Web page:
You know about in-betweeners? They're the people who, in classical studio animation, draw the characters in between the key poses. The key poses are drawn by the animator. In-betweeners may be less experienced, less talented, less smart, or not. Their work is certainly essential to the illusion of smooth motion.
Now, in Bob Clampett's Warner Bros. cartoon Book Revue (1946), there's a scene where Daffy Duck, dressed in a zoot suit, is attempting to save Little Red Riding Hood from the Big Bad Wolf (it's complicated—no, "complicated" isn't the word, it's batshit crazy). Helpfully showing what the Wolf does to little girls, Daffy sprinkles salt on her leg and mimes the act of gnawing, only to realize that the Wolf himself is just behind him, about to gnaw on his own leg.
Clampett has Daffy turn and perform one of those extreme takes popular with animators of the forties, in this case transforming bodily into a giant staring eye, with webbed feet. Clampett dutifully provides the key poses, above and below.
What this means is that the poor in-betweener is charged with the duty of creating an image of a horrific telepod mutation, half duck and half eyeball, in the act of turning. The resulting image, brought to my attention by animator Randall William Cook, should be considered the greatest artistic achievement of the twentieth century, or possibly the greatest achievement of any kind, ever. See it below:
It does not, you will agree, disappoint. And yet this towering monument to human depravity flashes by at one-twelfth of a second, never consciously seen, let alone assimilated, by the normal human viewer.
1943! Clampett's services are enlisted in the struggle for freedom! One result, Gremlin from the Kremlin (a.k.a. Russian Rhapsody, 1943), is particularly memorable. The cartoon posits Adolf Hitler flying a daring one-man mission to bomb Moscow, falling prey to gremlins, those folk-myth saboteurs of heavy machinery, in this case assigned, in a fit of premature anti-fascism and by some narrative sleight-of-hand, to the Bolshevik cause.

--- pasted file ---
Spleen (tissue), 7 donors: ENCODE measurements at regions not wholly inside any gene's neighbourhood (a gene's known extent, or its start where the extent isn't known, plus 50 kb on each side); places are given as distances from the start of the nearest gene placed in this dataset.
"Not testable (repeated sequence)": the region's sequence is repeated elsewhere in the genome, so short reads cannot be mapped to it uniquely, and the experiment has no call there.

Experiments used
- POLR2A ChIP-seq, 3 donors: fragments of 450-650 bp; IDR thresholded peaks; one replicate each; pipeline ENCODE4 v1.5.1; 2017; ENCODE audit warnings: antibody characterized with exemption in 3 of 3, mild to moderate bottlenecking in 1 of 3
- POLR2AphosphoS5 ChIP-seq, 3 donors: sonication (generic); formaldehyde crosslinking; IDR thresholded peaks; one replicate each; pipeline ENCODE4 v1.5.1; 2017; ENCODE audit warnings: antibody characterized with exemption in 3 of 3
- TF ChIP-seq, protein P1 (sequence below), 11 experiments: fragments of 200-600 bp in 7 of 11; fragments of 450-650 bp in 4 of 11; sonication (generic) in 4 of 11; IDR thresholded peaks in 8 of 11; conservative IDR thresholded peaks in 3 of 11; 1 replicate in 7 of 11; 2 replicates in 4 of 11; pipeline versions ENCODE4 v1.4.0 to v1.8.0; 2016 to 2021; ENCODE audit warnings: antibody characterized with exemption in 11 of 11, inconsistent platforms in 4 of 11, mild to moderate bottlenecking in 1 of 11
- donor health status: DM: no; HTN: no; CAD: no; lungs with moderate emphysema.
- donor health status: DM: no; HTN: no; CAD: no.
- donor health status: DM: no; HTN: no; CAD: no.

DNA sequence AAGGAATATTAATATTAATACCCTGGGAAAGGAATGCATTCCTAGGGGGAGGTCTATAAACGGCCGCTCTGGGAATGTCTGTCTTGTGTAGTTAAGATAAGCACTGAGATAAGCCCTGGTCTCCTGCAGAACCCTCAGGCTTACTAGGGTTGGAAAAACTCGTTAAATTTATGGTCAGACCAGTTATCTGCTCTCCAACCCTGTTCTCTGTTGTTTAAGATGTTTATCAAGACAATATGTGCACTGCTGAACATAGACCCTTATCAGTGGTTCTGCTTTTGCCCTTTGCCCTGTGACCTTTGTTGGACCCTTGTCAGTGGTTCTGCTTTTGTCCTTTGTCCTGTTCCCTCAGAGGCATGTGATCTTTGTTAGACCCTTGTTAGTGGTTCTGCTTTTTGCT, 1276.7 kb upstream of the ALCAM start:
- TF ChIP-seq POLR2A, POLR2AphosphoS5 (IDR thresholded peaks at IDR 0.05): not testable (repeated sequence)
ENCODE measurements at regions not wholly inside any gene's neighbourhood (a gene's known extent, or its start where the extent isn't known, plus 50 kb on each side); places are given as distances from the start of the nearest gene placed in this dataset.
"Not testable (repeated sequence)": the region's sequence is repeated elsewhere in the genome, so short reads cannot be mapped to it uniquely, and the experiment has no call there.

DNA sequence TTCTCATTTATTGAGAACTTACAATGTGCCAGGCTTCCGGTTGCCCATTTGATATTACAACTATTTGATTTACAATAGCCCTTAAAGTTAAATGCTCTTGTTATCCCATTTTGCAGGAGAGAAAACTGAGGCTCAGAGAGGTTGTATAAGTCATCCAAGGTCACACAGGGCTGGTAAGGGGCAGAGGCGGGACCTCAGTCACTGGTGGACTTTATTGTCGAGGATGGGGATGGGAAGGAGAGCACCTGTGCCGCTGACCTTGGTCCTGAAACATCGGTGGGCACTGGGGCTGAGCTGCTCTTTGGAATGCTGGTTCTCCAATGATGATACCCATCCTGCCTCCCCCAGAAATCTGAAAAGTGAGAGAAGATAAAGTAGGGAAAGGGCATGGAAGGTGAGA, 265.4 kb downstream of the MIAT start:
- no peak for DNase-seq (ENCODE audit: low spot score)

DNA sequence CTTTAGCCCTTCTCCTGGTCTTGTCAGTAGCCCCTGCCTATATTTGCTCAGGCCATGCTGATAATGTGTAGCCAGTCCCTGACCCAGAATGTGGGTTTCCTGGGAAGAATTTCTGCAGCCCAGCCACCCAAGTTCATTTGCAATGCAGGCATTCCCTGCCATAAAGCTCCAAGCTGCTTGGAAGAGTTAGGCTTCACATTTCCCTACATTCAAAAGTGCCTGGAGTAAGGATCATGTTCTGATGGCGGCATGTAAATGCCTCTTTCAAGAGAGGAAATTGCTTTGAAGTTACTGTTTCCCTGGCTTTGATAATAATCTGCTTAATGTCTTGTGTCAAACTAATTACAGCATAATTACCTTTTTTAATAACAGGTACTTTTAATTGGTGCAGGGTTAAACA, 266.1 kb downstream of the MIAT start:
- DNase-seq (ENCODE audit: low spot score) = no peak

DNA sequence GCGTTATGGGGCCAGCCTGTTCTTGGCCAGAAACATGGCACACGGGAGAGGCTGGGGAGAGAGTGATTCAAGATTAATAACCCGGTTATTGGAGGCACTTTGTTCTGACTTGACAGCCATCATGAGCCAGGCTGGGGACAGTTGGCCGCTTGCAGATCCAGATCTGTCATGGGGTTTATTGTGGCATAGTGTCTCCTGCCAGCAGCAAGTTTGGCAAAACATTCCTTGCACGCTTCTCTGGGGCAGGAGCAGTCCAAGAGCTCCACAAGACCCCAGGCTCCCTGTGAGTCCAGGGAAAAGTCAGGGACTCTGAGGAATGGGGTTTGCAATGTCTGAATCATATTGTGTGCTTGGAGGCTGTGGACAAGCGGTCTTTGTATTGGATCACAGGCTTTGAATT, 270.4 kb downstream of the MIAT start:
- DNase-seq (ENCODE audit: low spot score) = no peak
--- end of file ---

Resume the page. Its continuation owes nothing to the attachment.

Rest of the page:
This certainly isn't one of Clampett's funniest, but it's memorably grotesque, and one can see how contemporary audiences would find welcome catharsis in the sight of Hitler electrocuted by a power cable wired to his nose, transforming into a lightning bolt, a contorted human swastika, a braying donkey and a Nazi skunk. Even today there's a pleasure to seeing history's greatest monster electrocuted in painted cel effigy.
Indeed, since the gremlins are all apparently caricatures of Warners cartoon staff (the denizens of Termite Terrace), we can go deeper and say that the film represents, in a very literal way, cinema's revenge on the Third Reich. It's just like Inglourious Basterds only a twentieth as long and a millionth as unpleasant. It's still kind of unpleasant, though.
Clampett has a particular gift for capturing the baggy, doughy weight of mammalian corpulence, and Hitler is a gift in that department, so we get the sausage-like sag of Hitler-flesh over the back of his belt that so excited Salvador Dalí (his claim that his early enthusiasm for National Socialism was motivated by his passion for this anatomical feature of der fuhrer may seem opportunistic, but it is also, on reflection, insane enough to be true). And the racism of forties cinema is on display, as Hitler, smashed into the earth by his own airplane, rises from the grave with slanting eyes and bucked teeth, apparently turned Japanese by the impact. Actually, is that racist or just deeply weird? The caricature is certainly unapologetically racial, but I'm not sure I even understand the meaning of the whole transformation, so that's hard to comment on.
Of course, pretty much all the great Hollywood animators, and many live-action filmmakers, were guilty of racial caricatures which now seem grotesquely incorrect, and they were encouraged in this by the studios and their audiences. Clampett's most controversial work is still Coal Black and de Sebben Dwarfs (also 1943), a jaw-dropping pageant of inappropriateness, yet motivated by the filmmaker's love of jazz, and targeted at black servicemen who apparently lapped it up (the smutty humor helped). And it does contain a startling homage to Citizen Kane, with a close-up of a pair of enormous, voluptuous lips mouthing "Rosebud."
Thanks to Randall William Cook and Guy Budziak.
The Forgotten is a regular Thursday column by David Cairns, author of Shadowplay.